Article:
"Diversity is the perfection of the universe," the venerable thirteenth-century monk Thomas Aquinas said. Although spirituality has flourished for centuries within monasteries and in the devotional lives of mystics (Christians, Jews, and Muslims), it really came of age over the past 25 years with the release of a deluge of books and other resources for those on a spiritual journey. In his opening essay in this anthology, Allan Hugh Cole, Jr., an ordained minister in the Presbyterian Church and Academic Dean and the Nancy Taylor Professor of Pastoral Care at Austin Presbyterian Theological Seminary, uses two baptisms, his belief in the Holy Spirit, and his feeling of being a kindred spirit with Wendell Berry as signs of his preference of religion over spirituality, which he finds too abstract and not grounded enough for him.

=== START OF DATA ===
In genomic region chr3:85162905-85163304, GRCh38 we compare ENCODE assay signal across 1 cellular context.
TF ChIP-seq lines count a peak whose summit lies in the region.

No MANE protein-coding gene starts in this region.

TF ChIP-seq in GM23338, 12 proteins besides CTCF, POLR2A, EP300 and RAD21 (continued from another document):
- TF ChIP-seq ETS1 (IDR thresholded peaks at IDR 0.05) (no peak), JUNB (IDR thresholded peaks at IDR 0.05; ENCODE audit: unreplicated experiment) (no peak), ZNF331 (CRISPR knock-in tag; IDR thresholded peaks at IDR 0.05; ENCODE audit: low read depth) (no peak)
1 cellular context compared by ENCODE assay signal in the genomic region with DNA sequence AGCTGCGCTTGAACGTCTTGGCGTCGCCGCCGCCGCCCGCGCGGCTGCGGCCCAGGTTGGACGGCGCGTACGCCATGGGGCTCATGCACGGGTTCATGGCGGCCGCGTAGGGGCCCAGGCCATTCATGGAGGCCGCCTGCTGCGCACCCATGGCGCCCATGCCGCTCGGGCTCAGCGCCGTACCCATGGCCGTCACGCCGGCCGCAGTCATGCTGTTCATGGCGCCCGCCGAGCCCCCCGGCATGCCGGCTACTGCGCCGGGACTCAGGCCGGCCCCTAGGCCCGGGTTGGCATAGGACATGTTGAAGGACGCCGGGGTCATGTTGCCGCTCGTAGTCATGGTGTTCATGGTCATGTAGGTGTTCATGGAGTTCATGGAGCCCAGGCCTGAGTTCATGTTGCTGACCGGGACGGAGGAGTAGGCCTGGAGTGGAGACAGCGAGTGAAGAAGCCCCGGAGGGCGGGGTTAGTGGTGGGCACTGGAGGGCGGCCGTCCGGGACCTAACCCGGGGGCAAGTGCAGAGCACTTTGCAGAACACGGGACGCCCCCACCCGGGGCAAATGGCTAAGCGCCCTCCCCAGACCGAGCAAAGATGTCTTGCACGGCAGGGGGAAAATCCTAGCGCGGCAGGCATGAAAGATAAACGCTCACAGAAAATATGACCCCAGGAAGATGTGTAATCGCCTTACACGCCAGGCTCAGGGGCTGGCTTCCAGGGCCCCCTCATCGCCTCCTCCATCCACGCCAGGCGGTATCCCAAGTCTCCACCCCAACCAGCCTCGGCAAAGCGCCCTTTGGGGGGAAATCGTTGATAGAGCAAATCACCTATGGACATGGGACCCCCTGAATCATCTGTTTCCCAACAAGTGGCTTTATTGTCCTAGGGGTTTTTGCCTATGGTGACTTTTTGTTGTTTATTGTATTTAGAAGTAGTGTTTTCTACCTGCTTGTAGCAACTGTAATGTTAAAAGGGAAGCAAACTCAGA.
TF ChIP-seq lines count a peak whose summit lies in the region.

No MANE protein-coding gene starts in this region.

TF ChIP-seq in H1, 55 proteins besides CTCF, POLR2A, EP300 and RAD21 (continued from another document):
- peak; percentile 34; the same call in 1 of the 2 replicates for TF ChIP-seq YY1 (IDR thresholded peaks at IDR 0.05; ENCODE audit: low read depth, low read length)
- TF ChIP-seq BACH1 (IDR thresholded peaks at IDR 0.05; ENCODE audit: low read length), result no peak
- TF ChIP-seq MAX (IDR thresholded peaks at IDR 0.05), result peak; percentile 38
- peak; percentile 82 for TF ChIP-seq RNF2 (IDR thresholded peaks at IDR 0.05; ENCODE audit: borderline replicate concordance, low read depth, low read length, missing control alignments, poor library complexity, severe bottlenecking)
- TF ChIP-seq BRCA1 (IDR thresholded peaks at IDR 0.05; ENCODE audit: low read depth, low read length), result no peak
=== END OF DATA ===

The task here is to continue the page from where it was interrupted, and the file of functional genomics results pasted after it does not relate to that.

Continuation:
As the editor of this volume, Coles has asked 24 writers to muse over the understandings and practices of their spiritual lives and divided them into poets, prophets, and preachers. Some of the most interesting essays are novelist Gail Godwin musing on the spiritual life; writer Greg Garrett on the spiritual nature of creating stories and then taking the wise counsel of the Divine Editor; Marjorie Thompson's practice of cultivating holy habits of the heart; Elizabeth Liebert's use of poetry as a spur to her spiritual life; Ismael Garcia's three elements of a spirit-full life; Deborah van Deusen Hunsinger's self-empathy as a Christian spiritual practice; and Stephanie Paulsell's meditation on the spiritual intent of St. Therese's "little way."